Healthtech is having a moment. In the wake of the coronavirus pandemic, healthcare providers and trusts have had to rapidly adapt to accommodate a strained system, an influx of patients, and an increasingly remote landscape. Healthtech businesses have responded in kind; Startup blog Sifted states that the healthtech sector ‘saw a $750m investment increase’ between 2019 and 2020, ‘making it a record year’ and drawing attention to the necessity of healthcare innovation.
It’s important to get a closer look at some of the current issues facing the healthcare industry to better understand how healthtech is primed to ameliorate them. The pandemic has largely necessitated a shift towards online care in many countries; telehealth offerings have become the norm in some clinics to reduce the spread of COVID-19 and accommodate flexible schedules.
However, mass amounts of digitization still need to occur. Matt Heys, Product Director of Healthcare at Cyferd, suggests that because the NHS is dealing with the strain of an ageing population, more technology needs to be adopted to expedite healthcare processes. Telehealth is a possible solution for this; online healthcare options can increase accessibility for patients and boost the potential for things like preventative and predictive care, as it allows medical staff to ‘identify potential lifestyle factors in illness, including gauging nutrition from a fridge, checking thermostats and monitoring background for tripping hazards’, according to Sifted. Another solution could be increased adoption of Internet of Things (IoT) devices – such as smart watches, and smart home devices – to track and monitor individual patient data without compromising medical and operational staff.
However, even with the increase of healthtech offerings, the current landscape remains relatively restricted. Health blog Med-Tech notes that ‘widespread adoption of healthtech has been slow across the entire NHS, bogged down by structural barriers which are limiting innovation’ and that AI, a tool which would ‘revolutionise’ the existing healthcare and social care systems, is still in its early stages. Martin Bell, a digital health consultant, told Health Tech News that there are several existing ‘gaps’ in the current NHS system as well as a ‘complete absence of a long-term, sustainable, overarching NHS IT strategy that is properly funded over more than the life of the next comprehensive spending review’. Where AI, machine learning, and digitization can be implemented in one area, several other areas may be too isolated to catch up or reach the same level of use. This leads to detached healthcare solutions that, while beneficial, aren’t scalable or adaptable.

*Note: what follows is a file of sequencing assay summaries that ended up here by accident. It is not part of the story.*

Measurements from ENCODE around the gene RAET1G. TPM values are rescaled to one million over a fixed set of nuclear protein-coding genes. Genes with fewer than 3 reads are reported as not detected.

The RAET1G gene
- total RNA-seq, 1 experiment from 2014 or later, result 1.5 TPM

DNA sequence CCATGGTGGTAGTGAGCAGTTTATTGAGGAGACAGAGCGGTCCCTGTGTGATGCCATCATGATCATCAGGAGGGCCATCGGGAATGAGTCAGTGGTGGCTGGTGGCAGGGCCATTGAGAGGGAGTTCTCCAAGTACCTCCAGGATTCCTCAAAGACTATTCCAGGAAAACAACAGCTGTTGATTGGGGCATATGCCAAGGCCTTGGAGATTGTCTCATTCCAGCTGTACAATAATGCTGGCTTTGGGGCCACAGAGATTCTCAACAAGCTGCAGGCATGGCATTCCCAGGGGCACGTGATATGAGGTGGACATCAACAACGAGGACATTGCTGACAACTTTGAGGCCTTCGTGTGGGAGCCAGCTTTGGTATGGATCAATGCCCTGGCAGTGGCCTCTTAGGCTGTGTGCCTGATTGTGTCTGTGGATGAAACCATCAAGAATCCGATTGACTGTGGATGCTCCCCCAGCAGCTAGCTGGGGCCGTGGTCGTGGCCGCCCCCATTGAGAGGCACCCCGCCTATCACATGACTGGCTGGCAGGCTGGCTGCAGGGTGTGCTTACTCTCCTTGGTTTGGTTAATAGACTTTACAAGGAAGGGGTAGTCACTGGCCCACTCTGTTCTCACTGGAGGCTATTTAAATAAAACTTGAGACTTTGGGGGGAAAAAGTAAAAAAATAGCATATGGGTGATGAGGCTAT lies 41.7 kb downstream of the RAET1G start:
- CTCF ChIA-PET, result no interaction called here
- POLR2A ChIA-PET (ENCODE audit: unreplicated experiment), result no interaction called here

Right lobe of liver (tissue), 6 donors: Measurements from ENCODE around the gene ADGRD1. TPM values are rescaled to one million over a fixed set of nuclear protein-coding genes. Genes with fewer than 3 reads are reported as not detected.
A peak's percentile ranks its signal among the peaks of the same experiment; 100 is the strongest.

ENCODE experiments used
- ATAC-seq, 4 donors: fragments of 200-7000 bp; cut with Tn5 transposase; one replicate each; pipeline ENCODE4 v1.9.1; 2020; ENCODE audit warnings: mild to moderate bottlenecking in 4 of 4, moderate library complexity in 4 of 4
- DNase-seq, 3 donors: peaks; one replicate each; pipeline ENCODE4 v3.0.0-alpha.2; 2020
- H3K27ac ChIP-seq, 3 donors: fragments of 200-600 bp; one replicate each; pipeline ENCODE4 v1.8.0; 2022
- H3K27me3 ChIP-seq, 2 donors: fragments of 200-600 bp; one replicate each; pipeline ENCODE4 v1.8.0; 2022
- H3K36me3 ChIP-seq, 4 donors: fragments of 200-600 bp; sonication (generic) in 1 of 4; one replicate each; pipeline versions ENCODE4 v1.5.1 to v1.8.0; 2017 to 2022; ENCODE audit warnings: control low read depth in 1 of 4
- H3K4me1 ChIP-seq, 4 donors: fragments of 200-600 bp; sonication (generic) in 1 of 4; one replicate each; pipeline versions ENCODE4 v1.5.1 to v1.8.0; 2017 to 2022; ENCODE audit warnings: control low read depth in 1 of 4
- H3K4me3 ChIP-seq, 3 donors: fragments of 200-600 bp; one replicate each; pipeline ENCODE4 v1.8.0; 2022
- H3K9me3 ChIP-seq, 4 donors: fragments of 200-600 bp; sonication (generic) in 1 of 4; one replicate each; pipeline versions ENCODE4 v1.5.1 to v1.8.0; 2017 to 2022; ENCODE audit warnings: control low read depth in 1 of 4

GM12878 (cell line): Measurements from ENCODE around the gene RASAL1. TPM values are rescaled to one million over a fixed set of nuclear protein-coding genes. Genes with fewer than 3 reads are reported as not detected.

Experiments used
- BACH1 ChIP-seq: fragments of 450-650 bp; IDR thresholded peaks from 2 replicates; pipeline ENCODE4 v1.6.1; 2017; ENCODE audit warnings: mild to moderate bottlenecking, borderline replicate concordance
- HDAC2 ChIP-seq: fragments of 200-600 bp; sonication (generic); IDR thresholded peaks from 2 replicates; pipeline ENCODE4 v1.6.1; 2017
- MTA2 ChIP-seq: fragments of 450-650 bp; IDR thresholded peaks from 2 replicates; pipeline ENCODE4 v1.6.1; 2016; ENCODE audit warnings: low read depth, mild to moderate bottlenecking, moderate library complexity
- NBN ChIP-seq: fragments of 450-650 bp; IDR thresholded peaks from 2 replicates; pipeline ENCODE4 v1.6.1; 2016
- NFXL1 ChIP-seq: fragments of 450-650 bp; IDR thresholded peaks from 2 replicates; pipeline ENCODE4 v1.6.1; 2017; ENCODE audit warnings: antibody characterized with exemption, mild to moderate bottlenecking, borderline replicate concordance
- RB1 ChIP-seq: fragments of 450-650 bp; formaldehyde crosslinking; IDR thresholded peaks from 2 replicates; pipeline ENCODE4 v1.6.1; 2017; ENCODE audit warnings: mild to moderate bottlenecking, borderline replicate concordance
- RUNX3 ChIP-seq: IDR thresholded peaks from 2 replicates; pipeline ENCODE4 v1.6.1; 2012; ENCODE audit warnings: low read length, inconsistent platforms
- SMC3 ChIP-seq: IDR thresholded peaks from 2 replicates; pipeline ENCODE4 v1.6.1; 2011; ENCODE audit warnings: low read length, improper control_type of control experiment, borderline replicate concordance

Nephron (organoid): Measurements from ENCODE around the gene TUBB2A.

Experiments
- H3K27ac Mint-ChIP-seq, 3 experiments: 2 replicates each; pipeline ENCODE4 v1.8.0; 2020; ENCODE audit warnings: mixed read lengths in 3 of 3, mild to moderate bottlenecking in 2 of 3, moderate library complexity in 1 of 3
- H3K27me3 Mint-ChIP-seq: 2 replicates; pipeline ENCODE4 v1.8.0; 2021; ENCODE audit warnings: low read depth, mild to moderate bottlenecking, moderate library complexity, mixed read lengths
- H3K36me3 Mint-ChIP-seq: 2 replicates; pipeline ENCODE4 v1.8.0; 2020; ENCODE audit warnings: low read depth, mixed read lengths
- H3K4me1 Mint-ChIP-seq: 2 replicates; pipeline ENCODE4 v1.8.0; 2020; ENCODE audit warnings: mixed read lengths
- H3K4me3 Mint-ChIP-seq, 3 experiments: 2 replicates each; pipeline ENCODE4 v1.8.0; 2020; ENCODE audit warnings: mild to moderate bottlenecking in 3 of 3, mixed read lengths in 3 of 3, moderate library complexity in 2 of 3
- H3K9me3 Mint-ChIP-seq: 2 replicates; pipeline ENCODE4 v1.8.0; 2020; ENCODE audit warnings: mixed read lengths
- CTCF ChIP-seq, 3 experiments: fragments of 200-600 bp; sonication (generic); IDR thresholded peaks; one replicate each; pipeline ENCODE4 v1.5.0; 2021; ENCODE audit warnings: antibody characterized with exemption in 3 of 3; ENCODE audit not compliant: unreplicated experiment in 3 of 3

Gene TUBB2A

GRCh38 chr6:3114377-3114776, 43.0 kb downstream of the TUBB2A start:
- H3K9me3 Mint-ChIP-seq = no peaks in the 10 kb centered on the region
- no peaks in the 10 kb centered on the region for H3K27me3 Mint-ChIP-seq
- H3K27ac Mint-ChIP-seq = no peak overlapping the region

So what can Cyferd’s digital transformation platform accomplish for healthtech? Cyferd promises to completely overhaul and revolutionise existing methods of healthcare and streamline the process so that healthcare providers can focus more on face-to-face care. Cyferd does this by allowing users to build interconnected ecosystems of associated healthcare apps in the cloud, all on one single data layer. Each associated app can build upon, reuse, or extend upon previously integrated data, allowing different patient records and databases to link together into an intelligent, biotic data landscape. This means that no matter what health service is being pursued – accessing surgery or medication, maternity care, or switching GPs – data can be accessed, monitored, and scaled according to an enterprise’s needs; Cyferd’s dynamic data layer is focused on extracting actual relationships between data, rather than just structuring data.
With Cyferd’s single data layer innovation, healthcare applications are no longer siloed; this is crucial for healthcare providers to be able to streamline their operations and accommodate patient care more efficiently. Cyferd’s platform uses low-code/no-code technology, meaning that more healthcare providers will be able to accelerate digital transformation and access health solutions without the need for a coding background.
Another issue with increased technology is the capability of security. While healthtech companies are pushing for increased digitisation and more apps are being hosted in the cloud (Gartner predicts that global end-user public spending for the cloud is going to rise 18% this year) Companies and healthcare providers need to ensure that their healthtech solutions are highly secure. Cyferd recognises the significance of this; our digital transformation platform is secure by design and addresses security concerns by adding multiple levels of security––such as military-grade end-to-end encryption and access controls.
While healthtech innovation is crucial as the end of the pandemic becomes in sight, there still remain issues that prevent it from being widely or efficiently implemented within global health systems. Cyferd is primed to take on these existing issues; by innovating a single data layer, employing secure cloud computing and low-code/no-code technology, and facilitating the creation of interconnected associated apps, Cyferd will revolutionise the current healthtech offerings and make digital transformation within healthcare accessible to a wide range of medical and operational staff.
Cyferd. One Platform. One Data Layer. Any Solution.